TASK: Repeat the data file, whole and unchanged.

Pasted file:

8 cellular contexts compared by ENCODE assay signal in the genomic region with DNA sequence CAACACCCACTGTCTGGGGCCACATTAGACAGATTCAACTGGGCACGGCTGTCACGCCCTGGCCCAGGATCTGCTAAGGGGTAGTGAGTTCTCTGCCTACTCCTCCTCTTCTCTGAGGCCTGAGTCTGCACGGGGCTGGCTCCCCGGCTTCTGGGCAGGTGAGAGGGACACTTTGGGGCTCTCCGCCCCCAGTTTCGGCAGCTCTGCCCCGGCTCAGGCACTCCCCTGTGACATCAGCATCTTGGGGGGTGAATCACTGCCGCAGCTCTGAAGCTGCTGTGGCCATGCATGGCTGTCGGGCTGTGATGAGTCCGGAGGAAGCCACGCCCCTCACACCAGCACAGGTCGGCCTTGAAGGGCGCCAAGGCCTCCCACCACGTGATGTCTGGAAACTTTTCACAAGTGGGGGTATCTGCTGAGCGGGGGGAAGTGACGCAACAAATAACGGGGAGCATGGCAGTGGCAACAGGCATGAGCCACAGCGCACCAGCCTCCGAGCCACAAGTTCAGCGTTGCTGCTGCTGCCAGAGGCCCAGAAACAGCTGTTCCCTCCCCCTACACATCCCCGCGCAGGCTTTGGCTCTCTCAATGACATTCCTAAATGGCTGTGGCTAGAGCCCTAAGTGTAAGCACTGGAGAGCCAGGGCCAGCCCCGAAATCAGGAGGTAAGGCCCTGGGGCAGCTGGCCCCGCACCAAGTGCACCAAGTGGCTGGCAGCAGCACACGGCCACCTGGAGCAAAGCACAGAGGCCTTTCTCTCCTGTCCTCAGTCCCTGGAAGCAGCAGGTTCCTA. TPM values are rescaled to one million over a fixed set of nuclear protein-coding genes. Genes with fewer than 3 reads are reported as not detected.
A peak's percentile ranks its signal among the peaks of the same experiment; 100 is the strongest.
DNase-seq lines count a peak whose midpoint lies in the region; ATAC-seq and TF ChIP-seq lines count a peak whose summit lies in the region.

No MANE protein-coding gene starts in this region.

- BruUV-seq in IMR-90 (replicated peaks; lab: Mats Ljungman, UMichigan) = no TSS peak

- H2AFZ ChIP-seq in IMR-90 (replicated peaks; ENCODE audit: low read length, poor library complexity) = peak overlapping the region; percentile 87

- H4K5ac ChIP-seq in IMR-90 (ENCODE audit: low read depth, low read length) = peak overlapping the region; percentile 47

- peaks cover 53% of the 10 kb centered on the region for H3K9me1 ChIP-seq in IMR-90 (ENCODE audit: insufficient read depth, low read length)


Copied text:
8 cellular contexts compared by ENCODE assay signal in the genomic region with DNA sequence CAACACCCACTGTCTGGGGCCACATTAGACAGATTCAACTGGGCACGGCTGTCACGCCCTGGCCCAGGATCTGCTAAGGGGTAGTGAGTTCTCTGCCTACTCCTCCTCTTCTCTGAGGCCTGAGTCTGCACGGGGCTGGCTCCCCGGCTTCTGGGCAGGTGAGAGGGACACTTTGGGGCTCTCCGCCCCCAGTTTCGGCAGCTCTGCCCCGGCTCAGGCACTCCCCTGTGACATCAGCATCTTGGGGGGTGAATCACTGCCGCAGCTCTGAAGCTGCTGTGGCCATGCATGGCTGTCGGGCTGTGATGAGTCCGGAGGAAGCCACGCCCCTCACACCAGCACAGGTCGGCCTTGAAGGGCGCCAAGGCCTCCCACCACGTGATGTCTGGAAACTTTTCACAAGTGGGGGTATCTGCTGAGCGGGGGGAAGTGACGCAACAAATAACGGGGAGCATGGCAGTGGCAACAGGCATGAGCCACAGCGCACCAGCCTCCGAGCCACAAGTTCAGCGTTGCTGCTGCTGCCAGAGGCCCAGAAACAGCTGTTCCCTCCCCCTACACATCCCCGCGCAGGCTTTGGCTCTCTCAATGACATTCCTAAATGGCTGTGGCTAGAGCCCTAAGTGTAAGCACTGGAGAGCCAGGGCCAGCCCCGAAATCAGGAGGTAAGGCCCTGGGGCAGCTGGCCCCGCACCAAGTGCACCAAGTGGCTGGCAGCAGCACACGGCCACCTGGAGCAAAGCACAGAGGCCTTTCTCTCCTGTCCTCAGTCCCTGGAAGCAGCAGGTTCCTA. TPM values are rescaled to one million over a fixed set of nuclear protein-coding genes. Genes with fewer than 3 reads are reported as not detected.
A peak's percentile ranks its signal among the peaks of the same experiment; 100 is the strongest.
DNase-seq lines count a peak whose midpoint lies in the region; ATAC-seq and TF ChIP-seq lines count a peak whose summit lies in the region.

No MANE protein-coding gene starts in this region.

- BruUV-seq in IMR-90 (replicated peaks; lab: Mats Ljungman, UMichigan) = no TSS peak

- H2AFZ ChIP-seq in IMR-90 (replicated peaks; ENCODE audit: low read length, poor library complexity) = peak overlapping the region; percentile 87

- H4K5ac ChIP-seq in IMR-90 (ENCODE audit: low read depth, low read length) = peak overlapping the region; percentile 47

- peaks cover 53% of the 10 kb centered on the region for H3K9me1 ChIP-seq in IMR-90 (ENCODE audit: insufficient read depth, low read length)